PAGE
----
Thursday, July 21

Ch-ch-changes

In the last month, I’ve gone through several major life transitions. From BIG City dweller to small town resident. From renter to homeowner. And, you may not know it, but I also turned 35. It seemed auspicious to choose my birthday for our closing date. For my 30th birthday, we did something really memorable: visit the Alhambra in Granada, Spain. And I am so happy to have that memory associated with that age milestone that I decided to do it again. Also, there's just a lovely synchronicity about taking on the very adult responsibilities of homeownership on the same day I make that big step into the second half of life.

For all those changes, it mostly feels like I’ve taken a step back in time. Our Town is filled with historic homes, ranging from 19th century brick to 1950s ranchers. The area is steeped in American heritage, and, in fact, tourism workers - and sometimes tourists - often walk the streets in period garb. The landscape around the burg is rolling hills and agricultural land. People in our county make their livelihoods from the land, just like back before World War II. Rural issues are of critical importance, politically and economically. "It's not farmland without farmer," announced one bumper sticker I saw.

There's also a 1950s vibe to being in a small, safe, and slow-paced town. Like Mayberry or Pleasantville. We only have to dial seven digits to make local calls, and the burg only has four exchanges. There's a drive-in theatre - two screens! - about a half-hour away, and sources say the snack bar alone is worth the trip. But I love drive-ins and have been longing for them. When I was growing up, my dad would load my sister and I into his truck and head to the drive-in. We would line the truckbed with pillows and sleeping bags, watch the movies and eat pizza under the stars. We've also been told that the Next Bigger Town Over has a burger place where they still bring the food to you in your car, but I will have to report later on whether the carhops wear rollerskates.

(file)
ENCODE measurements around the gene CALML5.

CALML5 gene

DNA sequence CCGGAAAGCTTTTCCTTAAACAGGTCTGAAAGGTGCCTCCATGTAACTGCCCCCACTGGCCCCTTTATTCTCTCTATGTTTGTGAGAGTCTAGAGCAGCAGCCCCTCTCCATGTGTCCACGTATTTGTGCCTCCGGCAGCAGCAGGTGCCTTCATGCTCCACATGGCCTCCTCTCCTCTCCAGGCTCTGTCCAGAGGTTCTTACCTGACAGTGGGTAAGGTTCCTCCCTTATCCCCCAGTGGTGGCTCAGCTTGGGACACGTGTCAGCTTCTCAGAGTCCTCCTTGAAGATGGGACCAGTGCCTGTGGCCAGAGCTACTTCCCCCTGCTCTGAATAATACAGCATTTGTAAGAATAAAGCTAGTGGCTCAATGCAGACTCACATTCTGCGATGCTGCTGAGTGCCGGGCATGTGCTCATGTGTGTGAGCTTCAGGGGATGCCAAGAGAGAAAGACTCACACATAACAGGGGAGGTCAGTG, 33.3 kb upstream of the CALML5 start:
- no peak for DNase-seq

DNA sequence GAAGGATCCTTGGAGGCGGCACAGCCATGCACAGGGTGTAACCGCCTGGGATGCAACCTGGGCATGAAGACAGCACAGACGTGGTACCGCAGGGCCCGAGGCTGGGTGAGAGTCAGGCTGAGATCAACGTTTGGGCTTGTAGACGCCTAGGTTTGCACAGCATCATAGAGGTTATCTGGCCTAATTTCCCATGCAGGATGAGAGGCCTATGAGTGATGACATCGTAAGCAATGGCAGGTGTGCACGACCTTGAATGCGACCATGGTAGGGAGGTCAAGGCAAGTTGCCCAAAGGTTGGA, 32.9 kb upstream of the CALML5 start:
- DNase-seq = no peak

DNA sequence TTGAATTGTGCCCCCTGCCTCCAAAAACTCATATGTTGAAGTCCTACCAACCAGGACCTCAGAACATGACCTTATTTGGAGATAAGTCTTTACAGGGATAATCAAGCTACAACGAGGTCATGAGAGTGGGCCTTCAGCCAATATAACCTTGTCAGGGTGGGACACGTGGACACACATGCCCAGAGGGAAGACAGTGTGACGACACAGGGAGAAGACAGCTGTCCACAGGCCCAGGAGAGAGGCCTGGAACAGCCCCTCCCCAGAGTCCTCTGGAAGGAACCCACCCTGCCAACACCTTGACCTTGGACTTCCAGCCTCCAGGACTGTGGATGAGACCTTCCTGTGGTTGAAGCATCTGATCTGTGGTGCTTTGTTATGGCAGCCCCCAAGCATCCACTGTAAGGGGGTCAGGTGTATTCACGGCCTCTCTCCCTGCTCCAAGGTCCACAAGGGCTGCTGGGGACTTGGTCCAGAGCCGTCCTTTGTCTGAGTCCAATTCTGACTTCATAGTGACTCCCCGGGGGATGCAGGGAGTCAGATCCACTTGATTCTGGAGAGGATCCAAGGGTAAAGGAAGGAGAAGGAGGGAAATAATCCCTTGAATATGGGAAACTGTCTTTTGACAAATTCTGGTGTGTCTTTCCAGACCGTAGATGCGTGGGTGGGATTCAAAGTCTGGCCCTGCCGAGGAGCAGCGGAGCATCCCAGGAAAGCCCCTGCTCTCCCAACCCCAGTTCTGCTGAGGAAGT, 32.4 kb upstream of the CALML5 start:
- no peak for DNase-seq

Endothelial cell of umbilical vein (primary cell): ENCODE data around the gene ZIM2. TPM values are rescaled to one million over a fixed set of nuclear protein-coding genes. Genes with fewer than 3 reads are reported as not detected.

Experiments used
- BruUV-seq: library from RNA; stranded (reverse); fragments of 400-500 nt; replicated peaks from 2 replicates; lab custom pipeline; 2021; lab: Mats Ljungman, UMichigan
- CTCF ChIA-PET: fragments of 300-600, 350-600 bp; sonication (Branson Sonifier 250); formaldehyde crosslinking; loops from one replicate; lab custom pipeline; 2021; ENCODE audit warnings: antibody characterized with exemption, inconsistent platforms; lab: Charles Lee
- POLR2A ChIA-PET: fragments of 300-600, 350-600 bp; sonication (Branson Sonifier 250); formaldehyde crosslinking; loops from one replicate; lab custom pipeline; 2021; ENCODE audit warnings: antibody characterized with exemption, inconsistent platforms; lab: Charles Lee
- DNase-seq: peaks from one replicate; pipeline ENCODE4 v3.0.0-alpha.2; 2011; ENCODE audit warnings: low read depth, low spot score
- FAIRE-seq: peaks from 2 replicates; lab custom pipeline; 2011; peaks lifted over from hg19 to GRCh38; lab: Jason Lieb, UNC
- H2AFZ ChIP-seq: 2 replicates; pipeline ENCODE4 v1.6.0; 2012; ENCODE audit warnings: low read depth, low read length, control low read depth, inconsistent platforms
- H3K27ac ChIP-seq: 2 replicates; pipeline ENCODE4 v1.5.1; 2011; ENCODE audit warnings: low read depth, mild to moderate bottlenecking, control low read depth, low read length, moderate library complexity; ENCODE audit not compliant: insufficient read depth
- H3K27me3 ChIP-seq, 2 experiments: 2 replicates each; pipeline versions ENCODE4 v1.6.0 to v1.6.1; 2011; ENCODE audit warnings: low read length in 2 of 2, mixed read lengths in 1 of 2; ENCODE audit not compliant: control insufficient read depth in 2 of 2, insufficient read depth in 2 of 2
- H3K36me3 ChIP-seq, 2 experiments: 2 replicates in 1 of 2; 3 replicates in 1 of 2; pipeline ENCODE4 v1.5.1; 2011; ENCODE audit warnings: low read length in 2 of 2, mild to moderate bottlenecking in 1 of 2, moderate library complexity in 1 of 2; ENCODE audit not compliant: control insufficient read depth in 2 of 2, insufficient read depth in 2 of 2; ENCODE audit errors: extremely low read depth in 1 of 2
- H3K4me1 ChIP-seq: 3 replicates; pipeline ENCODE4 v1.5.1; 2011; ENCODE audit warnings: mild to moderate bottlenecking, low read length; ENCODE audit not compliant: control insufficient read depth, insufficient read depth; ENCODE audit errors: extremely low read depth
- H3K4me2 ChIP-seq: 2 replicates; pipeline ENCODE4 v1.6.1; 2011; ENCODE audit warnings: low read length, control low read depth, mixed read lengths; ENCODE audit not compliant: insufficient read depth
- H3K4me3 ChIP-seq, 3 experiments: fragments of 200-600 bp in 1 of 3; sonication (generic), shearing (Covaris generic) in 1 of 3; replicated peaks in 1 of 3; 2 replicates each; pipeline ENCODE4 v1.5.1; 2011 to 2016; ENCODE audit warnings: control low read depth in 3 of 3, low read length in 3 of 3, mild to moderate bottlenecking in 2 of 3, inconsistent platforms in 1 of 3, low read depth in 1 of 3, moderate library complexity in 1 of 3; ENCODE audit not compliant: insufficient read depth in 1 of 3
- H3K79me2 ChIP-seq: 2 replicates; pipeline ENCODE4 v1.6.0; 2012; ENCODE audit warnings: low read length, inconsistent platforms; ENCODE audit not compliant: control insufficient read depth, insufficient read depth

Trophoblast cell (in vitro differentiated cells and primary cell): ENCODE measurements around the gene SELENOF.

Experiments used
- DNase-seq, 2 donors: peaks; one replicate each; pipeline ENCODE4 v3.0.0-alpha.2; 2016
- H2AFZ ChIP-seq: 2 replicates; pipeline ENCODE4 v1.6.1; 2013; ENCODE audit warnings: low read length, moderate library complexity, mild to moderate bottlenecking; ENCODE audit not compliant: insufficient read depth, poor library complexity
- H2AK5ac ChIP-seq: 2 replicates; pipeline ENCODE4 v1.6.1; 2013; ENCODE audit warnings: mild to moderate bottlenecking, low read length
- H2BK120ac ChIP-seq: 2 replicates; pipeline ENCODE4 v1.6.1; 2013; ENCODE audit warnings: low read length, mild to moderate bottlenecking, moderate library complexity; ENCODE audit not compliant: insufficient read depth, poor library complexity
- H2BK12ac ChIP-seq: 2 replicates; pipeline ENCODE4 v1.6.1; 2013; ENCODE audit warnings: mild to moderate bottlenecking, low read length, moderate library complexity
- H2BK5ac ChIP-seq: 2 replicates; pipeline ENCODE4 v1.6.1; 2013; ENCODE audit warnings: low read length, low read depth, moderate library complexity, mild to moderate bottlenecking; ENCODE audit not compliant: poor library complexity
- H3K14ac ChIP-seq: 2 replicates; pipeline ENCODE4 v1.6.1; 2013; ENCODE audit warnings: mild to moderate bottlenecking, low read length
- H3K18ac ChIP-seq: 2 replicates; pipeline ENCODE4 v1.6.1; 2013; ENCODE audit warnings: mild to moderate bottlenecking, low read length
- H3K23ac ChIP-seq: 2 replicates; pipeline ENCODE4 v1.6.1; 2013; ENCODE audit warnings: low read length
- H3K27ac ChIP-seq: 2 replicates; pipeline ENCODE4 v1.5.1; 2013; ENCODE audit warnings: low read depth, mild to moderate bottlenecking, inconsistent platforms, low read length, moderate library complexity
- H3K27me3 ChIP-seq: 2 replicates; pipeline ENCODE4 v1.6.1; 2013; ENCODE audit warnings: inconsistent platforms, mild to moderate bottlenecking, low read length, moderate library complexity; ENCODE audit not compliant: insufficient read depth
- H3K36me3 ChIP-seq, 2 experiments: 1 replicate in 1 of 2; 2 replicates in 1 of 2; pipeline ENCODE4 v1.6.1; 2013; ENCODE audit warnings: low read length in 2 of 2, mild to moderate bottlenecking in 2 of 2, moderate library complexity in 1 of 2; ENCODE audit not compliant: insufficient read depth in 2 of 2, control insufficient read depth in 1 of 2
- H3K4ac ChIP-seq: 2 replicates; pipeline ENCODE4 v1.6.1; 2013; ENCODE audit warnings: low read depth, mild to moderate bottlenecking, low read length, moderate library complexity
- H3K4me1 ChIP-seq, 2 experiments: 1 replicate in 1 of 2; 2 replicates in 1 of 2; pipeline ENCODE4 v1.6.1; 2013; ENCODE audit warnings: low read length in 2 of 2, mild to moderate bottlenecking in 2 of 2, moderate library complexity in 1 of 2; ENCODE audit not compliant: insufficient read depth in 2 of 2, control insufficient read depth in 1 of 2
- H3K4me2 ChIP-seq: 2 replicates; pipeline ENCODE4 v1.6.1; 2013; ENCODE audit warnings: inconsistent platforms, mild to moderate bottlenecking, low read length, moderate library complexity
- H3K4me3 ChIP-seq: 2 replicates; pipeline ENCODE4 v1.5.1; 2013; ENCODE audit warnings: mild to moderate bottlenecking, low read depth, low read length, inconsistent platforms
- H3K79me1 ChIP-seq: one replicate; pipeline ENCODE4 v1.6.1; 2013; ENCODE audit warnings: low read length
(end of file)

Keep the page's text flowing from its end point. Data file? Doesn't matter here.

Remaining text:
I've often claimed - to some opposition - that the 1980s took a lot of their culture and style from the 50s. (Think Grease, Reagan conservatism, and pedal pushers.) And I've spotted some 80s throwbacks here, including full-on, sprayed-back, feathered hair:



And the multiplex in the Next Bigger Town Over is like a flashback to my teenage, suburban years (the feathered-hair era). It is crowded with packs of teenagers (dressed more scantily than even I ever was) on Friday night. Even better for us: we can show up 10 minutes before show time!! On opening night of the movie!!! And get great seats!!! For less than 10 dollars!!!! I don't think I can convey how amazing this is - none of this was possible in the BIG City where we used to live.

This nostalgia - along with the rollback in living costs - is exactly why we wanted to get out of the City. And it feels pretty good. There's nothing better than turning back the clock just as you pass an age milestone. It's like a new lease on life. Like I've been revivalized in the process.

1 Comments:

At 3:56 PM, Anonymous Serendipity House said...

The trick to maintaining a cool house is to try not to let it get too hot in the first place. This is impossible if the days are hot and the temps don't drop enough at night to cool things down. Last night, however, I think it dipped down into the 60s with no humidity. I kept a fan in the window all night in the downstair's parlor; I woke up to a very cool house! I closed all the windows around 7:30am and pulled the shades. The sun will make it heat up FAST! That's it! Keep things cool and (somewhat) dark and it should take a sharp edge off!

I do have a whole-house fan, but we've never used it. The previous owner winterized it and it doesn't have a cap, so we're not sure how efficient it is...but I'm very curious to find out!

Good luck!
Maria

 

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